In Canada and France (Brittany), the beer is available in short and tall bottles and in cans. The beer is also available in British-themed pubs as a draught beer in Australia and New Zealand, brewed in the UK and imported by World Brands Australia Pty Ltd. The UK-brewed bottled, kegs, and cans are widely available in Australian liquor outlets as part of their international range. It is also popular in Canada, available on draught at many British-themed pubs.

Names and phrases

In 2000, the beer was renamed "Newcastle Brown" with the "Ale" being removed from the front label. This change, only in the UK, was due to market research claiming that the term "ale" was outdated and costing the company sales in the youth drinking markets. The older name was reinstated with no fanfare in 2004, when it was realised that the change had made no difference to sales.[25]

In the North East, Newcastle Brown Ale is often given the nickname "Dog", alluding to the British euphemism of seeing a man about a dog.[26] It is also known as Broon, "brown" pronounced in the Geordie dialect. Elsewhere in the UK, it is known as Newkie Brown.[27]


Newcastle Brown Ale is traditionally sold in Britain in 1-imperial-pint (568 ml; 19 US fl oz) and, more recently, 550-millilitre (0.97 imp pt) bottles. Typically, the ale is consumed from a 12-imperial-fluid-ounce (340 ml; 12 US fl oz) Wellington glass. This allows the drinker to regularly top-up the beer and thereby maintain a frothy "head". In the United States, it is sold in 12-US-fluid-ounce (350 ml) servings. In April 2010, Heineken USA introduced the Wellington glass, branded as the "Geordie Schooner," for Newcastle Brown Ale consumers in America. The glass features a nucleated base.[28]

Association with the North East

Like many British breweries, Newcastle Brown is strongly associated with its local area, in this case north east England. While the name provides a lot of this, the sponsorship of Newcastle United and the depiction of the River Tyne in the blue star has helped ensure its association. Its local provenance gave the brand an association with "hardy, working class traditions and values".[2]

Under the European Union Protected Geographical Status laws introduced in 1992, the name Newcastle Brown Ale was granted protected brand status in February 2000.[29] In late 2007 this was removed when brewing of the beer moved wholly away from its place of origin to Tadcaster in Yorkshire. The company was obliged to make a formal application to cancel it.[30]

The closure of S&N's Dunston brewery in May 2010 left Camerons Brewery in Hartlepool as the only remaining significant volume brewery based in the North East of England.[15]


Special editions

When the Australian brewer Elders IXL launched a takeover bid for Scottish and Newcastle, locals of Newcastle began the "Keep Us on Top!" campaign. As a sign of solidarity, the Newcastle Brown label was inverted until the takeover was quashed.

In 2005, the last 3,000 bottles produced in Newcastle were given commemorative labels "121 years of brewing history, last bottles produced at Tyne Brewery April 2005." and given to the brewery staff.[8]

In 2006, a special production run of 2.5 million bottles celebrated the career of Newcastle United striker Alan Shearer, who had recently broken the club's scoring record and was about to retire from football. The brewery produced the special editions featuring Newcastle United's black and white stripes and Shearer's portrait, in exchange for a donation to Shearer's testimonial match, and they went on sale from 17 April that year.[31]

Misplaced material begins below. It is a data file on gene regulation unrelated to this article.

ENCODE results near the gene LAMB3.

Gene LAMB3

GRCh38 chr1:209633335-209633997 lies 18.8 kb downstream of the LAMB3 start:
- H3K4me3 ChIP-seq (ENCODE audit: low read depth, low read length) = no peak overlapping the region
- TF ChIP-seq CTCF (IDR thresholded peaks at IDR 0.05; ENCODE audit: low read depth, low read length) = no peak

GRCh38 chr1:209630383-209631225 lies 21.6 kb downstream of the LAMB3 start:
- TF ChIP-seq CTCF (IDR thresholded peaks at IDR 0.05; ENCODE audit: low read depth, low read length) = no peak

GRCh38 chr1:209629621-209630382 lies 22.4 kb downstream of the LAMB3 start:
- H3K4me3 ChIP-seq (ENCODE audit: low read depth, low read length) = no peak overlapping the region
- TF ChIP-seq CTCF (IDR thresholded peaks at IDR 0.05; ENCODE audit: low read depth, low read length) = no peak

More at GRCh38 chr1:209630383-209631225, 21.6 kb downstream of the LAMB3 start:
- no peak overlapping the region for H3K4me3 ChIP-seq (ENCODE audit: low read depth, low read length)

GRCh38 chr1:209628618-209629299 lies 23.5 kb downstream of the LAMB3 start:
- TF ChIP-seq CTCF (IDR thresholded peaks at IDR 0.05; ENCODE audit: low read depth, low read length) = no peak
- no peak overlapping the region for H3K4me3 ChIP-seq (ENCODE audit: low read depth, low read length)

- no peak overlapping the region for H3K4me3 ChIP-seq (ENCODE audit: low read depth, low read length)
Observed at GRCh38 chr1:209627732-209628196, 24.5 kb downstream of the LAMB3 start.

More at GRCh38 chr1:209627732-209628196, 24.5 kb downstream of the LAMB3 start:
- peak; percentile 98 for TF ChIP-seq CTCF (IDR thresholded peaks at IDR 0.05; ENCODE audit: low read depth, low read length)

In 2007, a special edition was released to celebrate local rock band Maxïmo Park. The label was designed by the band and the beer released to coincide with the band's concert at Newcastle Metro Radio Arena on 15 December. Also in 2007, a special 80th anniversary themed bottle was distributed.

In 2013, Newcastle partnered with Taxi Magic to brew a Black Ale called Newcastle Cabbie as part of an Anti-Drunk Driving campaign.[32]

Other Newcastle brands

Newcastle Exhibition is a draught pasteurised keg beer (4.3% ABV) first introduced in 1929 and commonly found around the Newcastle area.[33]

Newcastle Amber Ale (1032 OG) was a light ale available until the 1980s. It was a diluted version of Exhibition. Amber Ale and a much stronger aged stock beer were formerly blended to create Newcastle Brown Ale.[34] This method was discontinued sometime before the brand was moved to Dunston.

Newcastle Star was a strong bottled beer (7.5% ABV) available from 1999 to 2006.[35]

In 2010, Heineken USA launched Newcastle Summer Ale in bottles. In 2011, Heineken USA launched Newcastle Werewolf (fall ale) and Winter IPA. In 2012, Heineken USA will introduce Newcastle Founders ale (an Extra Special Bitter style) as their spring seasonal.

In 2012, Summer Ale (4.4%) and Founder's Ale (4.8%) were launched in Tesco across the UK.[36]

In winter 2012, Newcastle winter ale (5.2%) and Newcastle nocturnal ale (4.5%) were also launched in Tesco stores across the UK.

  • Newcastle Brown Ale is mentioned in Eric Hutchinson's song "Rock 'N Roll": "Lately it's been a big hassle/Heineken and Newcastle"
  • In the film Celeste and Jesse Forever, Jesse is seen drinking a bottle of Newcastle Brown Ale in a bar.
  • In the film version of The Who's Tommy, both Frank (Oliver Reed) and Uncle Ernie (Keith Moon) are seen consuming Newcastle Brown Ale. The latter is seen putting a raw egg yolk into his ale and then drinks it.
  • It is also shown in the film The Devil's Own during the night when the Irish guest arrives in the home of Sergeant Tom O'Meara. At the dinner table, the Sergeant says, "I suppose you have this over there".
  • A Newcastle Brown Ale sign was seen in the movie Sully in a scene where Sully enters an Irish bar.
  • In the 2008 film Taken during a scene when Liam Neeson is hosting a barbecue his friends turn up holding a six pack of Newcastle brown ale.
  • In the 2008 film Pineapple Express starring Seth Rogen, Ed Begley Jr.'s character Robert Anderson, who is the father of Angie played by Amber Heard is seen at the family dinner table drinking a can of Newcastle Brown Ale.
  • In season 3, episode 4 of Power, Tommy takes a bottle of Newcastle Brown Ale from the fridge while talking to Holly


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  35. "Newcastle Star – 53 at RateBeer". Retrieved 29 May 2012.
  36. Archived 28 August 2013 at the Wayback Machine
  • Good Company: The Story of Scottish and Newcastle, Berry Ritchie and Susannah May, James & James (Publishers) Ltd (September 1999), ISBN 0-907383-08-4